As a mom to many and a seasoned religious education teacher, I have given the whole biblical forgiveness spiel a hundred times. I have explained Matthew 6:14-15 which states we must forgive others in order to be forgiven ourselves. I have talked about Matthew 18:22, which tells us we are supposed to forgive up to seventy times seven, to a child who has had it with forgiving a sibling that keeps hitting her day after day after day. I have talked about how we all commit sins and hope we will be forgiven and just because someone else’s sin seems worse than our own at the moment, it does not mean we have the right to be the judge of that person and withhold forgiveness. That’s God’s job.

And then my husband, one of the hardest working men you’ve ever seen, was fired.

He was competent and worked more hours than most people could fathom and was fired over a personality conflict that he was barely aware existed.

The rage I feel towards the person who did this is not a feeling I am accustomed to experiencing. Sure, I have been mega-pissed before, enough to know I am an angry crier, but this is different. It is a heart-wrenching, soul-crushing, intense, unsubsiding anger. I do not understand how someone can flippantly alter the lives of an entire family, simply to ease a little frustration for himself.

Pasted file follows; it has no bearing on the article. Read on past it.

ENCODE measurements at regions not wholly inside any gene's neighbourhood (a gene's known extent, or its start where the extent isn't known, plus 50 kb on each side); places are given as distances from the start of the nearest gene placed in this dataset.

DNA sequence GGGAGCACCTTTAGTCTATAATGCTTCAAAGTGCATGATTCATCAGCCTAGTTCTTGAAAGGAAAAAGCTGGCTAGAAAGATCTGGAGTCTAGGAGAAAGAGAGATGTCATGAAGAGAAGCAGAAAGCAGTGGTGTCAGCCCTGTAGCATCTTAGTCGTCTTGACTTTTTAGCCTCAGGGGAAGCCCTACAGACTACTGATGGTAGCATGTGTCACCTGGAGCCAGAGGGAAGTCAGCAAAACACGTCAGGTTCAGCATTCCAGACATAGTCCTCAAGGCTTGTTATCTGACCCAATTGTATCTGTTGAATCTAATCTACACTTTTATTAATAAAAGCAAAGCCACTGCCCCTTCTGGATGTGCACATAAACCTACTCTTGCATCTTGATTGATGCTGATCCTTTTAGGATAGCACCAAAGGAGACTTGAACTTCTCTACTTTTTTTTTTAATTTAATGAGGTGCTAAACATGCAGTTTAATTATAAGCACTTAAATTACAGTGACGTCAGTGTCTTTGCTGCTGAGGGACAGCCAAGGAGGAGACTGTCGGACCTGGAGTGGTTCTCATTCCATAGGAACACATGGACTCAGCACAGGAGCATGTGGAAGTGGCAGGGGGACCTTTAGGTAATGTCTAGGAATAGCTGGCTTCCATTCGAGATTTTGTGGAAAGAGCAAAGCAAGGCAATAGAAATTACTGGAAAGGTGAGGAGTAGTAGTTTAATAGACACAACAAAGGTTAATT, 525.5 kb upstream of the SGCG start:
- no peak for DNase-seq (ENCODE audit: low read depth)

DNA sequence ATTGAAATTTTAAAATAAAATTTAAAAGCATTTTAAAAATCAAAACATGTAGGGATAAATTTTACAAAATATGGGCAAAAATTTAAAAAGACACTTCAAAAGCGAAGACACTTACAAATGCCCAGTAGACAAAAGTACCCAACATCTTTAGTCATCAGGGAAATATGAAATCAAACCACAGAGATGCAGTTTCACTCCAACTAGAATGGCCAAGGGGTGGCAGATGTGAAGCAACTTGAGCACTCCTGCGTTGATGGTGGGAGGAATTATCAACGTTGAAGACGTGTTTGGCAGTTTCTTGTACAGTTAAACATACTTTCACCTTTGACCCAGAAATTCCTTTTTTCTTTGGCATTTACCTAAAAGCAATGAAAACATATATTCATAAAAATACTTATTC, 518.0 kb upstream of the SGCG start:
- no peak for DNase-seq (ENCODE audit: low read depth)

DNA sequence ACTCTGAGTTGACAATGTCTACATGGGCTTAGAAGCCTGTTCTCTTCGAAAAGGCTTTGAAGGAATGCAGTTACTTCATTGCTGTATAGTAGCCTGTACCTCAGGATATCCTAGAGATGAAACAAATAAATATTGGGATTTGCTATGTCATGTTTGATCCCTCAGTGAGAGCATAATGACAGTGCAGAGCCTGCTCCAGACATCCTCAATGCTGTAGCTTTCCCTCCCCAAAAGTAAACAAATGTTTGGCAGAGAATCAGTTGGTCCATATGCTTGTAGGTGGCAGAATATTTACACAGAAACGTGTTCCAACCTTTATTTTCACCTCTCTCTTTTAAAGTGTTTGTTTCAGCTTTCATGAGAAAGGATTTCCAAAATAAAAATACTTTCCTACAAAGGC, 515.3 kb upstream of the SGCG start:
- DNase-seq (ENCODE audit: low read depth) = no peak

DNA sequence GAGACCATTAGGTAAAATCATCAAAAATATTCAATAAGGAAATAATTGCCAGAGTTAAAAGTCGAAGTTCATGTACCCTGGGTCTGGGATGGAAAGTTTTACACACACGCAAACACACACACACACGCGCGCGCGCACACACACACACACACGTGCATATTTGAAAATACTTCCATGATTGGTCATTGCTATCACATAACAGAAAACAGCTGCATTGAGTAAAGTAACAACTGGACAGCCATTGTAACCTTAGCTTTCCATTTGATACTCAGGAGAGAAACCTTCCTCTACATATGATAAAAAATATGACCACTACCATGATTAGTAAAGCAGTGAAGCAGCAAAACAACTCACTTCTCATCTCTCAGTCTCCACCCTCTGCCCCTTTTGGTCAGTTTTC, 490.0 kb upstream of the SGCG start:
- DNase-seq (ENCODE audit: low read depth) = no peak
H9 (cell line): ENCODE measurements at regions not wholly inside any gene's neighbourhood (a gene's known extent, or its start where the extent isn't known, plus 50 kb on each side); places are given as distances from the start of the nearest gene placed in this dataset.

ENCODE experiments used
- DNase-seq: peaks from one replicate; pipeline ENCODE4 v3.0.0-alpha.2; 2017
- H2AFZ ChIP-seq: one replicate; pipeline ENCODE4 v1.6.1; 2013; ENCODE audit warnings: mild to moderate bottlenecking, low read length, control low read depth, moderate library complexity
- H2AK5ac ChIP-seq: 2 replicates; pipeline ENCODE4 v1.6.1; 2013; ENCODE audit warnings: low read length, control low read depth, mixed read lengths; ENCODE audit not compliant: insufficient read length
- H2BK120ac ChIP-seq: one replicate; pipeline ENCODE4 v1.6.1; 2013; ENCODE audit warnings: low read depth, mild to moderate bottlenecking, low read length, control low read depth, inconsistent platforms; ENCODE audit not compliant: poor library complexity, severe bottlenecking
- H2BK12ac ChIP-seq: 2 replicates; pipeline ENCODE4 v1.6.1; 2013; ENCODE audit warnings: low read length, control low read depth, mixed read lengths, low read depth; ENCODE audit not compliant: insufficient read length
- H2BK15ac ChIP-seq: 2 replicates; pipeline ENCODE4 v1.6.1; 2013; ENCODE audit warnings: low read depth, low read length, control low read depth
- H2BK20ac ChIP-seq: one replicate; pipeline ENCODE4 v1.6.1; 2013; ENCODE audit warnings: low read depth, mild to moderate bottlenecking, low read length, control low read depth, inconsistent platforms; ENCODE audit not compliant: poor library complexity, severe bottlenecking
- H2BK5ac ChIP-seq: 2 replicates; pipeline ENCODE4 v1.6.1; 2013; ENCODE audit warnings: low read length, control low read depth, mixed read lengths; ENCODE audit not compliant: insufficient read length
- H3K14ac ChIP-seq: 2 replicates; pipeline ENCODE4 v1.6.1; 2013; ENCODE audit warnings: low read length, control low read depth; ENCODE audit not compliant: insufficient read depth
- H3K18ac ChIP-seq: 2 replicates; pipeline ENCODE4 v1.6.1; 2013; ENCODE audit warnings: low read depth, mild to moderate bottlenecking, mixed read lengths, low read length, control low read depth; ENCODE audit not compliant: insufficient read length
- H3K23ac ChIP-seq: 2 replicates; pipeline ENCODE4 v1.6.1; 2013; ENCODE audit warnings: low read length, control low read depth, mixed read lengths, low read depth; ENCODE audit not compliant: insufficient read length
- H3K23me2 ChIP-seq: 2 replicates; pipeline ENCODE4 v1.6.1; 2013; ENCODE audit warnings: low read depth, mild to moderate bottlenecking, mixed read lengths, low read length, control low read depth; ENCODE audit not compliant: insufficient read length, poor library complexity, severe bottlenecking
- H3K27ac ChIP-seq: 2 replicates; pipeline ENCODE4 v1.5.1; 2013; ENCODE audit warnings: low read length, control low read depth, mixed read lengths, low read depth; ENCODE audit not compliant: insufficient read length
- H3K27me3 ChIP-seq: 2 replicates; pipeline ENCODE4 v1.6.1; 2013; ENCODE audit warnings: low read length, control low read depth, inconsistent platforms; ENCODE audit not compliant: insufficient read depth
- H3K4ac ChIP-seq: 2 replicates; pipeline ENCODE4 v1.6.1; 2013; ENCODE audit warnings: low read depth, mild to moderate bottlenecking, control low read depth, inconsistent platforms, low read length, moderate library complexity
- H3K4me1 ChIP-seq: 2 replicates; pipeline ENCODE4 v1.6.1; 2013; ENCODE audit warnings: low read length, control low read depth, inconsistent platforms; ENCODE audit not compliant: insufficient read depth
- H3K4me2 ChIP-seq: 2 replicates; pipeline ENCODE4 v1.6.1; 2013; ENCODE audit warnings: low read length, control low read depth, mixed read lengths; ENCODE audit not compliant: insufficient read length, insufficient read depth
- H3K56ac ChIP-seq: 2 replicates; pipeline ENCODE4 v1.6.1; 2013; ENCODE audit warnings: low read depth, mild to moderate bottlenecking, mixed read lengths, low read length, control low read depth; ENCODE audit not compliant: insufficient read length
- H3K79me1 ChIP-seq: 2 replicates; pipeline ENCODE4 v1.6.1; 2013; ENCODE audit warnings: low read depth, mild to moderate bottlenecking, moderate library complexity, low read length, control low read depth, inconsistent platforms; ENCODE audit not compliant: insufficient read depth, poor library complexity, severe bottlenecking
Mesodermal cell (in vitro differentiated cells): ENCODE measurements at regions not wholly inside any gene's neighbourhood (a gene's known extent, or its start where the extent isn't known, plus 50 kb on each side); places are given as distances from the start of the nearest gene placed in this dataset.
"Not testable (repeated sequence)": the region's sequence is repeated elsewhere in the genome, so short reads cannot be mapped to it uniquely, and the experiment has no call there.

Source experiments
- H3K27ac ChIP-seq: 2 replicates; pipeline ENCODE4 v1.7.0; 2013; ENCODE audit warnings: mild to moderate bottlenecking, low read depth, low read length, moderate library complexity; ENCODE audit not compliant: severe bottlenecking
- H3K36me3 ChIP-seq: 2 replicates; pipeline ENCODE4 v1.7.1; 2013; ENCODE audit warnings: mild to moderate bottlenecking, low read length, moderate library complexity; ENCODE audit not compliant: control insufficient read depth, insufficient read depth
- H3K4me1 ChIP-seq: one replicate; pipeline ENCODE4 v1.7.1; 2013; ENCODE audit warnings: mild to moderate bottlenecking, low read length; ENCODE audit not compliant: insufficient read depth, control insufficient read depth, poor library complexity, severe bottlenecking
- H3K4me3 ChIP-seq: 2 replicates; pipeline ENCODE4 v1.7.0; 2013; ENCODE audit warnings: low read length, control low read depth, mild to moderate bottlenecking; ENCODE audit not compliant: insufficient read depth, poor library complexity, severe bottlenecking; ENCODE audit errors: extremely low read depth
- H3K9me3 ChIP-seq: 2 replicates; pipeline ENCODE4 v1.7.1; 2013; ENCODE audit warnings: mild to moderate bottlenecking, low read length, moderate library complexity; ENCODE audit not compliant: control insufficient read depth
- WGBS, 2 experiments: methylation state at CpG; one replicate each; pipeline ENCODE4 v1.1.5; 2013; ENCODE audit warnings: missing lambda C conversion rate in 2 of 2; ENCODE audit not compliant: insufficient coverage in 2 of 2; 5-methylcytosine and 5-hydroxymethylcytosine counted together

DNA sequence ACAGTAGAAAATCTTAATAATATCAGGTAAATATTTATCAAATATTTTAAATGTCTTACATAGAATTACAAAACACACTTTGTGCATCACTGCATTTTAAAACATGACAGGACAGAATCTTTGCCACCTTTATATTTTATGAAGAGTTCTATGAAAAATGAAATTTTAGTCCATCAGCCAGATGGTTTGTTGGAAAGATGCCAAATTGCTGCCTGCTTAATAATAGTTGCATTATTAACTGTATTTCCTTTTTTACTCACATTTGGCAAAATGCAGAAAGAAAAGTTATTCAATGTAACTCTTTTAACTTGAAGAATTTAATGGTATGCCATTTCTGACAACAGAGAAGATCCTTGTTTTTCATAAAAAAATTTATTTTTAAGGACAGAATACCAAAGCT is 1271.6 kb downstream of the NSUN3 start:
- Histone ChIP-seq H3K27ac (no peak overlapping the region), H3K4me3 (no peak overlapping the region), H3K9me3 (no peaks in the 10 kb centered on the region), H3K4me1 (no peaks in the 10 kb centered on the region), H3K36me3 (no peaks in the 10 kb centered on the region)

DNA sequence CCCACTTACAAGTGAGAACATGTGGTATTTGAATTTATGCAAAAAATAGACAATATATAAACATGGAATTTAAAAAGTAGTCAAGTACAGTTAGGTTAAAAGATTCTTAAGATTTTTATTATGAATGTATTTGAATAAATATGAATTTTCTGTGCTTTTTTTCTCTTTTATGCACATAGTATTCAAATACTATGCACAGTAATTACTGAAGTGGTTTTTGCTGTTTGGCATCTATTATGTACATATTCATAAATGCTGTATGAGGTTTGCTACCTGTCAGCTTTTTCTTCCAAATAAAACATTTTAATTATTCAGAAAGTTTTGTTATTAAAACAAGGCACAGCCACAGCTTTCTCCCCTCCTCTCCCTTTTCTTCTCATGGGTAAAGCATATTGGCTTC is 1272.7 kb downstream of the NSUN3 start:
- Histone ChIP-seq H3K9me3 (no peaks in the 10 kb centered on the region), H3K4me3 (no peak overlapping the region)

He didn’t just do this to my husband. He didn’t just do this to me. He did this to my children and that is not so easy to forgive.

Just days later, I stood teaching a junior high religious education class and a girl asked, “How do you forgive people when they do, like, really, really mean stuff?”

My feelings for that person flashed through my mind and tears pressed behind my eyes, “I don’t know,” I said. I surprised myself with that response, and I fumbled in my brain for that forgiveness spiel, but the only addition I could come up with was, “Pray.”

As I contemplated my answer later that night, I realized that not only do I not know anymore, I never knew. It is the first time I have understood the source of an angry cry: the intertwining of rage and deep sorrow. I’d always thought of myself as an easily forgiving person in the past, but I discovered I had never dealt with a hard forgiving. When someone rocks your family’s world and throws your life into a tailspin of uncertainty and fear for the future, it’s different than the normal day to day offenses in life. You cannot ‘forgive and forget’ as they say. It is the last thing you think about each night before you fall asleep and the first thought that slaps you in the face each morning. It continues to be with you. It is a scab ripped from your flesh too soon every single day. 

So today I pray for the forgiveness of my unforgiving. I pray for help to forgive because I have learned that for the hard forgiving, it cannot be done alone. 

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